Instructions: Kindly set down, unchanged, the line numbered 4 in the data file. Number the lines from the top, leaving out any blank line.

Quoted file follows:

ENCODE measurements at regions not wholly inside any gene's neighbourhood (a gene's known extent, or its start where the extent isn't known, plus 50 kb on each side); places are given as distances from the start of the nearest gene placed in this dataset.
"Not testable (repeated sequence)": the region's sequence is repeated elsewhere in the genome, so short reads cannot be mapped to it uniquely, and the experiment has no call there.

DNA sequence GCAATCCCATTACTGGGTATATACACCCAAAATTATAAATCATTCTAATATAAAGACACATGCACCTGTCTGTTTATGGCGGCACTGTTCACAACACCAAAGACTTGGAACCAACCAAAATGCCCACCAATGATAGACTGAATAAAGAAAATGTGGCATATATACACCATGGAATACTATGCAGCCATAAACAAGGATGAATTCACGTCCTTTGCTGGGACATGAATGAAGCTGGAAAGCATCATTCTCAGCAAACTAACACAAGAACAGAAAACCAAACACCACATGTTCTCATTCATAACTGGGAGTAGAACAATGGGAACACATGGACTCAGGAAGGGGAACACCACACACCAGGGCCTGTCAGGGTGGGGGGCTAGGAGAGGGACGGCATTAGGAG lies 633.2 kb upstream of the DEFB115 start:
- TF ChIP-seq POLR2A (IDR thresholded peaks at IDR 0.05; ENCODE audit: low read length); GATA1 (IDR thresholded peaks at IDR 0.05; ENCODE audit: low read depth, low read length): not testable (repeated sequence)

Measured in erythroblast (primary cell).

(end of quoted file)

- TF ChIP-seq POLR2A (IDR thresholded peaks at IDR 0.05; ENCODE audit: low read length); GATA1 (IDR thresholded peaks at IDR 0.05; ENCODE audit: low read depth, low read length): not testable (repeated sequence)